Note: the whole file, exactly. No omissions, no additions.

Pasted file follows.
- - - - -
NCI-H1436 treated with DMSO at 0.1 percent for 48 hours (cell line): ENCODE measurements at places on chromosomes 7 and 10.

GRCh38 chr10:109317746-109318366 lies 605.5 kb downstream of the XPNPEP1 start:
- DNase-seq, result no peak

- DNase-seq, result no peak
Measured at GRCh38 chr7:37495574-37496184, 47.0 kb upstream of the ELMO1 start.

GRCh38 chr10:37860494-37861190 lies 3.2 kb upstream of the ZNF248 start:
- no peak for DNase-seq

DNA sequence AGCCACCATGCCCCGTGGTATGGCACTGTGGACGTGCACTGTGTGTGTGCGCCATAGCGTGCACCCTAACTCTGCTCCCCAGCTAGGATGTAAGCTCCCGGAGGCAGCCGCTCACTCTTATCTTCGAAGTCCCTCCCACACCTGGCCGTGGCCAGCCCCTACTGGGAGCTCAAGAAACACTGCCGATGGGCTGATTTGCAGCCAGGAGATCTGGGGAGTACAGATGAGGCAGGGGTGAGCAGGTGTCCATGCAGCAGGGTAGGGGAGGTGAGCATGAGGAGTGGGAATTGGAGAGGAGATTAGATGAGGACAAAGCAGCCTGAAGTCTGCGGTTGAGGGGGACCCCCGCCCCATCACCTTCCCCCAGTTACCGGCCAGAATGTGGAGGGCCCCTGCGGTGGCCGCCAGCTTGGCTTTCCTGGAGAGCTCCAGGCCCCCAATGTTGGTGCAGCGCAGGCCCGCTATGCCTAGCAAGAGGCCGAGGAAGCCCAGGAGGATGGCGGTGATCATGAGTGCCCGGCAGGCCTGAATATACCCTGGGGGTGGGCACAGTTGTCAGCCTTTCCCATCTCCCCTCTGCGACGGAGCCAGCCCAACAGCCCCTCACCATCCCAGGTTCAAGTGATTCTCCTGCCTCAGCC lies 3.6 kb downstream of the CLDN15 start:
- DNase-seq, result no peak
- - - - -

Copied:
NCI-H1436 treated with DMSO at 0.1 percent for 48 hours (cell line): ENCODE measurements at places on chromosomes 7 and 10.

GRCh38 chr10:109317746-109318366 lies 605.5 kb downstream of the XPNPEP1 start:
- DNase-seq, result no peak

- DNase-seq, result no peak
Measured at GRCh38 chr7:37495574-37496184, 47.0 kb upstream of the ELMO1 start.

GRCh38 chr10:37860494-37861190 lies 3.2 kb upstream of the ZNF248 start:
- no peak for DNase-seq

DNA sequence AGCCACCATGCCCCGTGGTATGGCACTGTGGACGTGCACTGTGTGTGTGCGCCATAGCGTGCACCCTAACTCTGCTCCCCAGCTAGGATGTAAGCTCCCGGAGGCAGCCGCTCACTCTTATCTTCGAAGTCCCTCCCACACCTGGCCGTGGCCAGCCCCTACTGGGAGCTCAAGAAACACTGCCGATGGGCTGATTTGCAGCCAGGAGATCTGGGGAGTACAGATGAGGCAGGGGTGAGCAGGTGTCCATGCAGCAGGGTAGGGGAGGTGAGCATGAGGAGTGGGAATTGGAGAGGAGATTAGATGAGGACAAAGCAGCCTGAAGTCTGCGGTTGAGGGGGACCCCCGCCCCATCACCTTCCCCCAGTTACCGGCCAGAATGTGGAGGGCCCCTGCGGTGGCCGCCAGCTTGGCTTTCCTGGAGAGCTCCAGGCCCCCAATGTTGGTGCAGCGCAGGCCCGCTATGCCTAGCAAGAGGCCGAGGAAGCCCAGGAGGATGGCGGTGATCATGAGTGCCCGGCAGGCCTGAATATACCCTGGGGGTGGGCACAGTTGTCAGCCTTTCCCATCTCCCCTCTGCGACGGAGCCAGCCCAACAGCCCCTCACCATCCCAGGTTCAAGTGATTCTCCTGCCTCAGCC lies 3.6 kb downstream of the CLDN15 start:
- DNase-seq, result no peak